How Love in Action Began

 Chapter 27

My counseling work at the Marin Counseling Center is the nexus for telling the story of Love in Action.

Generally, I had appointments Tuesday through Friday, four to six each day. During one week in what I think was 1972, Betty scheduled appointments for three men on three different days. I had never met any of them before, and as it turned out, none of them knew one another either.1 

1 The exact date of the beginning of Love in Action has long been in dispute. The appointment books could not be found, and for a number of reasons, researchers will find different people saying different things in regard to when, how, and who, regarding the founding of LIA.

Each of the three men said they were homosexual and had been all their lives. Each claimed to be Christian, and all three were quite conflicted about the contradiction between what the Bible said and their behavior. Two of the three were living with lovers; the other had intermittent lovers. Two of the men were regular church attenders. One was a school teacher, one an artist, and the other a businessman.

The businessman was Frank Worthen, who owned the Black Market in San Anselmo along the Miracle Mile. Frank, a sincere Christian, had begun an outreach to gay people. He made a tape of his testimony and sent copies of it to those who responded to his ad, which Frank placed in the San Francisco Chronicle. It was an outreach he called, Brother Frank’s Ministry. Frank and I became good friends and co-partnered the new ministry. Frank is still doing the work under a new name, now married for many long years to a former lesbian, and together they do a wonderful and faithful ministry to those with same-sex attraction. 

In turn, each of the three told me that they wanted out of their homosexual lifestyle. 

During my time with Love in Action no attempt was made to convert homosexuals into heterosexuals. LIA was so accused, but that is not the truth. In every case, people came to us declaring they were gay and wanted help to get away from the “life.”Now I was wondering what in the world I should do. It went through my mind that this might not be accidental or coincidental—it might be the hand of God. 

Homosexuality! I knew little of it. The closest I had gotten to it was knowing a couple of fellow medics in the military who got caught in the barracks, very compromised, and it was a big deal. It took awhile before I pieced it all together in terms of what kind of sex they could have. Now I was getting acquainted with, at least from a professional point of view, three men who told me they were homosexual and were looking to me for some support and guidance. 

The next Tuesday I asked Betty for the phone numbers of the three, and I called each one and set up a joint meeting for the end of that week; that first meeting was likely on Saturday morning. We met in my office, and after a couple hours or more of intense conversation, we decided to meet together on a weekly basis to discuss issues, pray, and lend mutual support and encouragement. So we did, and after a few weeks, the artist said he knew of three women, all lesbians, who would like to join us. They did, and after two or three meetings of the six self-described homosexuals and me, we decided to open it up to others. One of the women thought it would be good to give the group a name, one she had already thought of out of 1 John 3: “Love in Action.” Everyone liked the name so, that was it.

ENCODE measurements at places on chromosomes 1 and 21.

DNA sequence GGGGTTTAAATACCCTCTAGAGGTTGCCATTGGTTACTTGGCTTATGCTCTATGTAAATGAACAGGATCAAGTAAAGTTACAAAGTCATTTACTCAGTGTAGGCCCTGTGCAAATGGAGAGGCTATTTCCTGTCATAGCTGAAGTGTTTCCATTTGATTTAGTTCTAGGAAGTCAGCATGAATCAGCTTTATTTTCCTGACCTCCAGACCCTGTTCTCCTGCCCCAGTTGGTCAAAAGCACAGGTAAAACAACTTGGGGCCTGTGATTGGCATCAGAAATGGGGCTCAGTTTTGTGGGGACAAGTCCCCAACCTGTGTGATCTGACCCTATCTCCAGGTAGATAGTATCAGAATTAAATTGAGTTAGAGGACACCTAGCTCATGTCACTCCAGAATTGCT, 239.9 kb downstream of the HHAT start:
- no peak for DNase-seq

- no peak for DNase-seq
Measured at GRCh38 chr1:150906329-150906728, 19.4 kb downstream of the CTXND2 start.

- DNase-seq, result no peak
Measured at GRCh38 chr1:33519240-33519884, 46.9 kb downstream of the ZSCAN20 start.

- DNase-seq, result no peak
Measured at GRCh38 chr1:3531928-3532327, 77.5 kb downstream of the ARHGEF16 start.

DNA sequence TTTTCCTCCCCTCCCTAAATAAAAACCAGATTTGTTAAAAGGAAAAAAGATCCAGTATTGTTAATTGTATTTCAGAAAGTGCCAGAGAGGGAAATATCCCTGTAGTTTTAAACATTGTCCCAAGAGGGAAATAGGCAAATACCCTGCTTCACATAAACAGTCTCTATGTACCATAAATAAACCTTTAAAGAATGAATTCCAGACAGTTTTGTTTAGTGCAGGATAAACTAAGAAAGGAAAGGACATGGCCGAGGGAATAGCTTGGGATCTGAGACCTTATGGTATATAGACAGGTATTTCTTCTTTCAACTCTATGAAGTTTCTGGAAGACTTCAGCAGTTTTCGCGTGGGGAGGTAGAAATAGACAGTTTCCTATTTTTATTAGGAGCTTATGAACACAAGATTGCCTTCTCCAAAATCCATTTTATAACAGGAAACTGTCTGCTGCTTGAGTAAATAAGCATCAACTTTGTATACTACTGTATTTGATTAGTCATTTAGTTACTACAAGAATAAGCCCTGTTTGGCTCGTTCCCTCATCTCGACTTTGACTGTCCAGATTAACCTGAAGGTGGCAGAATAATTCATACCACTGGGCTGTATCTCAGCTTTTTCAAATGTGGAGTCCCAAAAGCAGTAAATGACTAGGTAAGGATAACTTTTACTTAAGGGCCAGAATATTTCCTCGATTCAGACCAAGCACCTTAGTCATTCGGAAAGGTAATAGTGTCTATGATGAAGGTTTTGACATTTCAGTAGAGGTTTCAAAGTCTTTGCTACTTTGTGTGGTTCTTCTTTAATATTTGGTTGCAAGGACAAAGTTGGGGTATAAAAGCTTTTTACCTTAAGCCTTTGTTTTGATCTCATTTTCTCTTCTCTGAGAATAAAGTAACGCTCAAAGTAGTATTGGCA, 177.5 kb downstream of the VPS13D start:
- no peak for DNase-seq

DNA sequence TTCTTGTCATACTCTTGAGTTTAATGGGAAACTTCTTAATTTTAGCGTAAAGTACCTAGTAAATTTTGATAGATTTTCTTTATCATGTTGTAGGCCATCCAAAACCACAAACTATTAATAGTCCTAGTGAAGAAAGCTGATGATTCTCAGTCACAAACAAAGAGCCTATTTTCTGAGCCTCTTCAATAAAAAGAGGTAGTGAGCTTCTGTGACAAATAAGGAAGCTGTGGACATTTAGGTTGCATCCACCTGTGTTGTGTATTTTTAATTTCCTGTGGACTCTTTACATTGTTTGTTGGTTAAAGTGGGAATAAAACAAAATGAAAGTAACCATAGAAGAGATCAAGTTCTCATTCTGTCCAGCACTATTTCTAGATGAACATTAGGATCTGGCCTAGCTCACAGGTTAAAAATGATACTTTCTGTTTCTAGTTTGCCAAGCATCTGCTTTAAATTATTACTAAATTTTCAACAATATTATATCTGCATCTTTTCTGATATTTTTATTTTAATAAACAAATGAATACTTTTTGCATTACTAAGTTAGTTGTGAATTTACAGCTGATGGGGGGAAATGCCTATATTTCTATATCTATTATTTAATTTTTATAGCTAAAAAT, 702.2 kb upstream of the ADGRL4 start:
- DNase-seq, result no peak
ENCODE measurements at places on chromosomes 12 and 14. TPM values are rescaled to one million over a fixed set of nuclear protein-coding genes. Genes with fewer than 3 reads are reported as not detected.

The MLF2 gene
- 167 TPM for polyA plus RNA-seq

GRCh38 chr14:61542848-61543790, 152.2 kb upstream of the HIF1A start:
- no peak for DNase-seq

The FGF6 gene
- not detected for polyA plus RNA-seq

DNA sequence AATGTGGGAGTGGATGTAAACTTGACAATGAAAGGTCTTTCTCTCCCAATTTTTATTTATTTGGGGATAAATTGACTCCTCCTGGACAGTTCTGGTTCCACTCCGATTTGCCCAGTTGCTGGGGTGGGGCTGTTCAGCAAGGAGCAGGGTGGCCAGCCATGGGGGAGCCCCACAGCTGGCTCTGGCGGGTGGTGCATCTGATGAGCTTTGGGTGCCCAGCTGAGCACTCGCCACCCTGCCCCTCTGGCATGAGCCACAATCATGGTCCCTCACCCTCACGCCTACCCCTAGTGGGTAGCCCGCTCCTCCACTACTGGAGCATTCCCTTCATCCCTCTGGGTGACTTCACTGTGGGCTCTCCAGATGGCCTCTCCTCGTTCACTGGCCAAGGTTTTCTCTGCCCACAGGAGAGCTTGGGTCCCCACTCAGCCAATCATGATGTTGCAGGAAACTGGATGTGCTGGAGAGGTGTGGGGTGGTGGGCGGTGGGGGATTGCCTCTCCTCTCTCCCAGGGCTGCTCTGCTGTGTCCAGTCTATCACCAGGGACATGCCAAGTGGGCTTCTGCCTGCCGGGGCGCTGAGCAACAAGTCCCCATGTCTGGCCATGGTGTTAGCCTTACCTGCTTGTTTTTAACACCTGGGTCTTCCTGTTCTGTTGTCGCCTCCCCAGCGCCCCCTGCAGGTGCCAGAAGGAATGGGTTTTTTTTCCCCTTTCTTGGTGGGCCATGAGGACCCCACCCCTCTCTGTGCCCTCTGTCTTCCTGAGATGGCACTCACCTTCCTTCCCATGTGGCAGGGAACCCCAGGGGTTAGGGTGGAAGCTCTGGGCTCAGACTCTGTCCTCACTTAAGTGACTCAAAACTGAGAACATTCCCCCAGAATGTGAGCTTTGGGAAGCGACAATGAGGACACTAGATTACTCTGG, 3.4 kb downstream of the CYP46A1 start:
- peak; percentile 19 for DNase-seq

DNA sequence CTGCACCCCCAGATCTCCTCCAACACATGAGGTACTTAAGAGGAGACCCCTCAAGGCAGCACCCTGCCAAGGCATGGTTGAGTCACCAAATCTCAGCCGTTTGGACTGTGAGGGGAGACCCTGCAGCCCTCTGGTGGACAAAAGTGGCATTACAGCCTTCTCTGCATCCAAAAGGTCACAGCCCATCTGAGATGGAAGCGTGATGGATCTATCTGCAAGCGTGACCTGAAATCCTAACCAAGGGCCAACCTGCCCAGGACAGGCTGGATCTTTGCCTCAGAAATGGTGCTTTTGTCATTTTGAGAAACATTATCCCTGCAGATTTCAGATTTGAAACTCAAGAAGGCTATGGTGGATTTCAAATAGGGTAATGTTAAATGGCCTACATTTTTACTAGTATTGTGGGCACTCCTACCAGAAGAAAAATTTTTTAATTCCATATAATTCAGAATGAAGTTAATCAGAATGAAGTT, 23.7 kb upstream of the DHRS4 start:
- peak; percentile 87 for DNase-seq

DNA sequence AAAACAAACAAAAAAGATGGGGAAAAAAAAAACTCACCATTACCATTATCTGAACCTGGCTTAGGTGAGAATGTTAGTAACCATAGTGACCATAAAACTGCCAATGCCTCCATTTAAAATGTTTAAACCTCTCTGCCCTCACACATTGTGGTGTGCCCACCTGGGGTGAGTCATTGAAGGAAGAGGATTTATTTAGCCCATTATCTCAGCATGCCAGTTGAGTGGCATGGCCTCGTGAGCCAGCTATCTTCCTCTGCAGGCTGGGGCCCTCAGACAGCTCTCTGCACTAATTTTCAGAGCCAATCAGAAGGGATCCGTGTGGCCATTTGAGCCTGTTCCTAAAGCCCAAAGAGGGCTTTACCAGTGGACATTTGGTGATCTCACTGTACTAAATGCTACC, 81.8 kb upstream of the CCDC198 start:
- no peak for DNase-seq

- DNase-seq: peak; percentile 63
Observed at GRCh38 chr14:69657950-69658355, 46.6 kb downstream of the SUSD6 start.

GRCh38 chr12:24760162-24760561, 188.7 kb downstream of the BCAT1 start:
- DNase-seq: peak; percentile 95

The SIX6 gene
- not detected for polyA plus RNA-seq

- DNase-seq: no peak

How the First Book, The Third Sex? Came to Be 

After several months but less than a year, there was a general consensus that we should write a book. Since I had one book previously published, the task of writing it fell to me. It seemed logical to me to begin with the stories of those people already in our little group. I simply taped a conversation with each one, starting with what each remembered of his or her early childhood, and we worked through defining life moments all the way to the present. 

Without exception, each of the six, both the men and the women, were convinced of being born homosexual. It was as though there was a third sex, men attracted to men and women attracted to women. I was completely naïve about all this and did little more than listen to what was being said and make sure the tape recorder was working properly. From time to time, one of the six gave me a book on the subject, which I studied, but none of it made much sense to me. 

Surprisingly, as time wore on and the tapes started piling up, the idea that each one had been born homosexual began to break down. I was as shocked as the rest, when it became evident that certain circumstances evolved, primarily with the nuclear family, which were largely instrumental in the development of their sexual identities. I had assumed from the outset that what I had been told was accurate, that they were born with their homosexuality. Now, one by one, and without exception, it was clear that the same-sex attraction developed over time. (Later on, what I have just written was denied by three of the six, namely that it was discovered that none of the six was born homosexual.)

The result of this “turning things on their head” was to give our book the title, The Third Sex? It was as though I was simply a reporter of what had been discovered. Beyond the six interviews, I added a handful of chapters to give the book a Biblical foundation. 

Logos International and Dan Malachuk 

Once the book was ready we had to find a publisher. Zondervan Publishing House had published my first book, but this book did not fit for them. As it turned out, it did not fit for a number of other publishers either. The whole topic was a hot potato in the 1970s, especially for Christian publishers.